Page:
Developing Leaders and Teams
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Women leaders as storytellers
We’re looking at the storytelling skills of women leaders. We suggest that in some areas, women have superior ability to tell stories and engage people. Except, when it comes to telling their own story.
Why is storytelling so relevant today? Former CEO of Sony Pictures, Peter Guber, says that telling powerful stories cuts through the chaos of this hyper-competitive, global economy. They grab attention and lift motivation like nothing else can.
Storytelling is built into our DNA. From our earliest days, telling stories was the way of passing knowledge and learning down through generations. Men told stories around the camp fire, about their hunting successes and experiences. Yet, women played a central role in this essential form of communication. They enabled others to make sense of things as well as learn a wide range of lessons through stories.
Storytelling can help to impact change, right wrongs, set direction, or successfully advocate a position. Whatever the reason, women seem to have in innate ability to do this, perhaps because they are often in the role of advocate in our families. Women are also hard wired to nurture and develop others. So sharing stories is natural and easy for many women when some form of development is the end goal.
Yet, within the business world, two facts appear to present difficulties for aspiring women leaders. Firstly, the art of storytelling is a very useful skill when it comes to gaining recognition and credibility. Thus, improving chances of promotion or assignment to high profile projects. Creating stories about accomplishments engages the listener and improves the level of receptiveness. Most of us who have experience of selection, will remember a candidate who was a good storyteller. They make a strong impression and, assuming their experience and skills are good, are more likely to be employed.
The second fact is that women are less effective at telling their own story. There has been a lot of focus on the lack of progress made, to date, to ensure a more diverse collection of leaders in business. Sheryl Sandberg, COO of Facebook, gave a seminal TED talk on the topic. More than 2 million people viewed the talk.
Sandberg describes the “Tiara Syndrome”. This is where women expect that if they keep doing their job well, someone will notice them and place a tiara on their head. In other words, rewards, promotion etc. would follow. With this mind-set, the need to tell their own stories is greatly reduced. Male colleagues, however, have far less difficulty telling stories that get them noticed and promoted. Not much has changed from the camp fire days!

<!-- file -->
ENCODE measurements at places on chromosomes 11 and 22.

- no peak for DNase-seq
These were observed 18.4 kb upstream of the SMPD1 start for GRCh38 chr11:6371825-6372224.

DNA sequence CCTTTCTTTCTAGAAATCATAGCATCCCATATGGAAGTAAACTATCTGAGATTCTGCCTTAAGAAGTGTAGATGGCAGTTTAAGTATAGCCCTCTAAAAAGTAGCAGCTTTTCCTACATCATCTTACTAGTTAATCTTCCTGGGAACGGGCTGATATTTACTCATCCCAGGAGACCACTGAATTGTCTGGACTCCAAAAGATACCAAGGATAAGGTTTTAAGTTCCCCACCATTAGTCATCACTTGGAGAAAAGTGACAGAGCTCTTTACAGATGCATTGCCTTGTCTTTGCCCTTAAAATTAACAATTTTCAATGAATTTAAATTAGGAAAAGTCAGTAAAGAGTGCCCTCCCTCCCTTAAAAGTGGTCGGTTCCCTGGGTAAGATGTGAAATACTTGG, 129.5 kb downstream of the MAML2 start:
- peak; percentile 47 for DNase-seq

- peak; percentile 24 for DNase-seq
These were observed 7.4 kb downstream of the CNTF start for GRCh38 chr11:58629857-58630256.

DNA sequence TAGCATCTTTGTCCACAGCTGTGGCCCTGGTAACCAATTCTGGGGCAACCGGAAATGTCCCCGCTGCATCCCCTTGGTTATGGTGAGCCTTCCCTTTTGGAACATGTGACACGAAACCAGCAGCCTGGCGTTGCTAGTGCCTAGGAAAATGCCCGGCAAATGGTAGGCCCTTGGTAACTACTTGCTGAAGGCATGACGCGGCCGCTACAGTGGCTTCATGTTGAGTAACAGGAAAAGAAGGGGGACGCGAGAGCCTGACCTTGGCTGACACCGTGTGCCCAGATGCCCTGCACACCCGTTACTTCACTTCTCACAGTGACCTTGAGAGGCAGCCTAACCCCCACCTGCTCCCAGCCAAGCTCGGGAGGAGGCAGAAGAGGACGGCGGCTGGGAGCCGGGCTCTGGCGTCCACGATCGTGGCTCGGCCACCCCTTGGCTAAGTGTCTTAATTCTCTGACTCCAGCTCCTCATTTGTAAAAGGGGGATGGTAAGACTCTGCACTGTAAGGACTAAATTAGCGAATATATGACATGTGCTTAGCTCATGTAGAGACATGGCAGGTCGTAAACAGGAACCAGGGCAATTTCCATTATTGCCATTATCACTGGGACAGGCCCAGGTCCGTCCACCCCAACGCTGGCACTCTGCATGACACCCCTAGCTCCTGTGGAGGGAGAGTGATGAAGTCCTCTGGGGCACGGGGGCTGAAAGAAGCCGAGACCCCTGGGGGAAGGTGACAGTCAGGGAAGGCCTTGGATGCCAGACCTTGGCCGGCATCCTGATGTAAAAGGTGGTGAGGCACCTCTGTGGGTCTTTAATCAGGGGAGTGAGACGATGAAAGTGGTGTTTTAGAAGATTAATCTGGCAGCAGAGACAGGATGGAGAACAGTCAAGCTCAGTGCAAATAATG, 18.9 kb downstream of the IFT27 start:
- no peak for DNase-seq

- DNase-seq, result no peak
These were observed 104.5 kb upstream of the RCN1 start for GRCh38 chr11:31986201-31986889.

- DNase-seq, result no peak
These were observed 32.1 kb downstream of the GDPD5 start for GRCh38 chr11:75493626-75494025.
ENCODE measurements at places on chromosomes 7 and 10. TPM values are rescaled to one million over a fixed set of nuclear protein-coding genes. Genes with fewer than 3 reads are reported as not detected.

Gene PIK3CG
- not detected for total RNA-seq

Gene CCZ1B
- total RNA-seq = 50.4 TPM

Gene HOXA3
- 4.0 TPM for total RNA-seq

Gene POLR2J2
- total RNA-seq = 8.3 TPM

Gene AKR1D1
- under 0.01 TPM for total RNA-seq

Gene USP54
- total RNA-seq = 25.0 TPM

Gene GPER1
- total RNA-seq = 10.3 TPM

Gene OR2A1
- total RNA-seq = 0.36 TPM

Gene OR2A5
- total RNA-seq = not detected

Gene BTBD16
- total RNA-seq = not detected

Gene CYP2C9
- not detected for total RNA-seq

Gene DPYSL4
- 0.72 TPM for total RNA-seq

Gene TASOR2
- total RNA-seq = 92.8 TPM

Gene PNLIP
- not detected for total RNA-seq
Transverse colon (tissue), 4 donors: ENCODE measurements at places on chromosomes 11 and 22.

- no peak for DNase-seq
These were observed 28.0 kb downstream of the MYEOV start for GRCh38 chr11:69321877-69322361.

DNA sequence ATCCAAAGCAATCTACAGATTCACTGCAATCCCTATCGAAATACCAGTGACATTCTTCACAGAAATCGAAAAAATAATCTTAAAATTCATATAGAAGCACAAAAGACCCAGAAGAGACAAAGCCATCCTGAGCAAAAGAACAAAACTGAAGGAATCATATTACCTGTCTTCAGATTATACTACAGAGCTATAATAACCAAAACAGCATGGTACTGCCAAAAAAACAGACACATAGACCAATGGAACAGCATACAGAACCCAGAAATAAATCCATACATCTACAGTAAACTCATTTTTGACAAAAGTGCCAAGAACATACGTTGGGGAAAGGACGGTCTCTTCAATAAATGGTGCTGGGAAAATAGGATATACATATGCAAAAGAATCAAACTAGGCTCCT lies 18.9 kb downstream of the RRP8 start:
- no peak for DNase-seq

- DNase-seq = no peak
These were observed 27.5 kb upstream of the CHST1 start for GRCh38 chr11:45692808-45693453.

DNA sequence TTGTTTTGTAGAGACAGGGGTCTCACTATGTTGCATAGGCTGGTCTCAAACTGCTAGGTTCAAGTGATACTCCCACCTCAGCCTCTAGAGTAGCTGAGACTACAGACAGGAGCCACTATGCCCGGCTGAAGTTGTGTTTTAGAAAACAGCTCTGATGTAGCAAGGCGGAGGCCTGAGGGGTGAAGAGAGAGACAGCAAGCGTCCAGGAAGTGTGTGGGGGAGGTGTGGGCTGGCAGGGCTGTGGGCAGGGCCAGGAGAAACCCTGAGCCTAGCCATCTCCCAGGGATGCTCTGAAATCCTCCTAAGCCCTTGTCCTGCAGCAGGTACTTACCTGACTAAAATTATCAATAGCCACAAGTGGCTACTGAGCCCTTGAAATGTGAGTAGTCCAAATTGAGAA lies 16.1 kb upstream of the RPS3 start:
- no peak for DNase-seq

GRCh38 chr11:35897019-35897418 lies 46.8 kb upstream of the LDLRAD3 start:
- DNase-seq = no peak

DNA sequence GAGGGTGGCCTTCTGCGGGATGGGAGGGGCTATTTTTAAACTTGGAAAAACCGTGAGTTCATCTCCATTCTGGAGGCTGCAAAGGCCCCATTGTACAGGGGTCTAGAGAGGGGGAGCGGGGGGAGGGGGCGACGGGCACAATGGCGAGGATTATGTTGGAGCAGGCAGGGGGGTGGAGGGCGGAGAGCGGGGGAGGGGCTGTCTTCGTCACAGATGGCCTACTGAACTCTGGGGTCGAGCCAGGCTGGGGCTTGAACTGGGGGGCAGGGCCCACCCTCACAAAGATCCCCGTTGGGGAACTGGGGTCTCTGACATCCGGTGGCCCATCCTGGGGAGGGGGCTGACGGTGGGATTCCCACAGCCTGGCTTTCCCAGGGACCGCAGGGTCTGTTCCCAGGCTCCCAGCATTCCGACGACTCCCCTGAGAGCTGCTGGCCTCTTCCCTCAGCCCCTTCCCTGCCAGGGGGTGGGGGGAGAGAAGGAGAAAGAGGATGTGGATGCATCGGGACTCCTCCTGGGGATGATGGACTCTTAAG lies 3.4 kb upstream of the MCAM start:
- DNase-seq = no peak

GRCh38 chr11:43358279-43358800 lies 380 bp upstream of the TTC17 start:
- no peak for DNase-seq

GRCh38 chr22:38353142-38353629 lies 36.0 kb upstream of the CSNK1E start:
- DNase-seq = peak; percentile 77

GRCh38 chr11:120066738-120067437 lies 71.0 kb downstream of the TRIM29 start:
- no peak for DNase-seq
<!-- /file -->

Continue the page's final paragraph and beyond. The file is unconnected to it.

Consider, also, a fascinating experiment conducted at Columbia Business School in 2003. Students were given a case study about a real-life entrepreneur named Heidi Roizen. She became a successful venture capitalist, using her outgoing personality and vast network.
Half the students were assigned to read the original case study. The other half was given the same case study with the name Heidi substituted for Howard. The students found both Heidi and Howard equally competent and respected both of them. However, Howard came across as the far more likeable and appealing colleague. Heidi was seen as selfish and “not the type of person you would want to hire or work for.” The same data, with a single difference – gender – created vastly different impressions.
So, this experiment supports what other research has shown. Success and likeability correlate positively for men and negatively for women. It would seem that women, when telling their own stories about achievements, face a significant issue.
What can be done? Women leaders need to be confident about telling their story. They should believe in themselves sufficiently to see it as relevant, interesting and of value to the organisation.
Sandberg also suggests that they have to get cleverer about how they tell their story. Substituting the word “I” for “we” whenever possible will negate an image of selfishness. Using natural talents such as smiling and self-deprecation, where appropriate, can also engage the listener.
We’ve already established that many, if not most, women leaders have storytelling skills. What’s needed is to harness those skills and enable women to use them to better tell their own story. Talent for Growth regularly coach women where the focus is on confidence, impact and image projection. The beauty of storytelling is that it can be practiced easily and regularly. With such an individual approach, results can be achieved rapidly.
Organisations have a major role to play in two areas. There needs to be a way to remove these natural biases through education and, if necessary, a change in culture. Support measures such as coaching and mentoring should be available for women who aspire to senior roles. This can remove the risk of them being held back by an unwillingness to tell their own, powerful story.
Refs: Storytelling: stories, not data at the heart of human motivation, Juma Wood, May 2011 Lean In, Sheryl Sandberg, 2013